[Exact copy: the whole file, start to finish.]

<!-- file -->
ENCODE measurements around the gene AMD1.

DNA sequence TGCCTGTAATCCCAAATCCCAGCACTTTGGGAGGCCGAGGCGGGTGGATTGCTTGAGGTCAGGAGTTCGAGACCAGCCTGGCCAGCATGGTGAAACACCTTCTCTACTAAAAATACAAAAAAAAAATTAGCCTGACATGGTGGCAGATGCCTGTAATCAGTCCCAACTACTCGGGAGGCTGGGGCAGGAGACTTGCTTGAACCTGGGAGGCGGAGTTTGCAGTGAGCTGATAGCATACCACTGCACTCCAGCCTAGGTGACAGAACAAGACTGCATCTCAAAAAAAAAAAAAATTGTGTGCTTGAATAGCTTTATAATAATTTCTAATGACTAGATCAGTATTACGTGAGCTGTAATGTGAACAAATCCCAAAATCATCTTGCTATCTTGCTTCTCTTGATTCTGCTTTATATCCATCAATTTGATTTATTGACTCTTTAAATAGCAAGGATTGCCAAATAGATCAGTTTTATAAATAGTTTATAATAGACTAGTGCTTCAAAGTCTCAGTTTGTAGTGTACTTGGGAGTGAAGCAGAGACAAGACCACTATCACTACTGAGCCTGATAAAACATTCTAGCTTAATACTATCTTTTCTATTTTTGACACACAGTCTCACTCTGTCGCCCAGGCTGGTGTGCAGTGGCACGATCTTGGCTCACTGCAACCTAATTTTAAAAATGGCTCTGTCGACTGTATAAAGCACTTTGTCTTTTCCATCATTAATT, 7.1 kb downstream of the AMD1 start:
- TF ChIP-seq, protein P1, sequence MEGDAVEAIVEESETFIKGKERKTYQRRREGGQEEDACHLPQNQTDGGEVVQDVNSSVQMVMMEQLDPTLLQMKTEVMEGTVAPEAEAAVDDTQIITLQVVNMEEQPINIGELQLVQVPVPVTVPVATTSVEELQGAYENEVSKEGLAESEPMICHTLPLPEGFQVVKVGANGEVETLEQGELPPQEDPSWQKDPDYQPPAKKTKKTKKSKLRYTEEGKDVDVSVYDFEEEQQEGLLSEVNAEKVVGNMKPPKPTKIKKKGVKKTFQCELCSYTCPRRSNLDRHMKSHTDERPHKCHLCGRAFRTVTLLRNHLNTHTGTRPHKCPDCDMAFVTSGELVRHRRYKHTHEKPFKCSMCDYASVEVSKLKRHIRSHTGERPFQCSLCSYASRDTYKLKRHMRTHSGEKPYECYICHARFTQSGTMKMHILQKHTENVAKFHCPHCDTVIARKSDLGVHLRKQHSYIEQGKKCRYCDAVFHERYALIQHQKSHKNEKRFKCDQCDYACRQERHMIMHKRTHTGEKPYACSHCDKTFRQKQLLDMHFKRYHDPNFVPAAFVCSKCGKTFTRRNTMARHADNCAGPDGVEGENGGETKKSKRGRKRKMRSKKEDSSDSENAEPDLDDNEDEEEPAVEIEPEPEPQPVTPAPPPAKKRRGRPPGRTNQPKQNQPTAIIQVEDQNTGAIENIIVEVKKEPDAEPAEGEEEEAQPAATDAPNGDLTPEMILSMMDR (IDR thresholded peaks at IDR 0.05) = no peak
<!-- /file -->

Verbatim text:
ENCODE measurements around the gene AMD1.

DNA sequence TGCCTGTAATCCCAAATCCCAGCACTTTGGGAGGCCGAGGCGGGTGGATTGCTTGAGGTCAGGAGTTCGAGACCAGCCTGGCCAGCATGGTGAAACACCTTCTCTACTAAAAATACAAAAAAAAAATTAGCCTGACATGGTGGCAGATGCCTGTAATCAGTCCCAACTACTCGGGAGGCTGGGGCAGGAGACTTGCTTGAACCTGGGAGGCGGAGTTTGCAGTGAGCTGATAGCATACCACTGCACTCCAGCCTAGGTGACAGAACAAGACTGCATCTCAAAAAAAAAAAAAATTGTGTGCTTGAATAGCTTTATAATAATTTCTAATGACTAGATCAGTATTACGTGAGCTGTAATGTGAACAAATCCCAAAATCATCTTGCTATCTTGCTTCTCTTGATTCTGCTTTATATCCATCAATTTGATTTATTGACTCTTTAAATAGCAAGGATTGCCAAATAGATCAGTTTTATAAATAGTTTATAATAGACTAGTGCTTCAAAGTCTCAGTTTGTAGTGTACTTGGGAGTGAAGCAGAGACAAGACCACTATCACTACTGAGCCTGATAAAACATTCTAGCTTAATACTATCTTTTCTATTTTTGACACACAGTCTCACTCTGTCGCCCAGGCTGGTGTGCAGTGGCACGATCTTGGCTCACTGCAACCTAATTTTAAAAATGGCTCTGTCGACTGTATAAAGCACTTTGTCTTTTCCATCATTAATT, 7.1 kb downstream of the AMD1 start:
- TF ChIP-seq, protein P1, sequence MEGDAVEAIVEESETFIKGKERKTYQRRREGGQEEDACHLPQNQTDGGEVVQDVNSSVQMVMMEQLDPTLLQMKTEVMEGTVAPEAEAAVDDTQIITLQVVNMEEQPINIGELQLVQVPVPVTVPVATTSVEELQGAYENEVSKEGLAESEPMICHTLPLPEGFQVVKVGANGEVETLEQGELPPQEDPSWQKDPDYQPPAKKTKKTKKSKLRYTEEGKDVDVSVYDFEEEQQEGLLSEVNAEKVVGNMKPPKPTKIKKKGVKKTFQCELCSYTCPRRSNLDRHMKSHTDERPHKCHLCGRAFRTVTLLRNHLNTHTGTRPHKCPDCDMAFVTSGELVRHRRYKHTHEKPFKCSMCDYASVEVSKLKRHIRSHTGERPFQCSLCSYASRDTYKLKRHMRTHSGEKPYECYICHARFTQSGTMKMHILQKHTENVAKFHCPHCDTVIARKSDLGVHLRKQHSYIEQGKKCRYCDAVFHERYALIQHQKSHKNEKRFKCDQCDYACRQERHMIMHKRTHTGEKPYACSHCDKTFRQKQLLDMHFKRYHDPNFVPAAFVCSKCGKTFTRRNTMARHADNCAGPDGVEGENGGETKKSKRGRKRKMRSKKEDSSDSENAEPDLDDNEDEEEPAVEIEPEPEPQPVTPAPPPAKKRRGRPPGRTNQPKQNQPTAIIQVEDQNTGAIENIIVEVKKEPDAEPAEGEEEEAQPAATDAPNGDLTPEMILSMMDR (IDR thresholded peaks at IDR 0.05) = no peak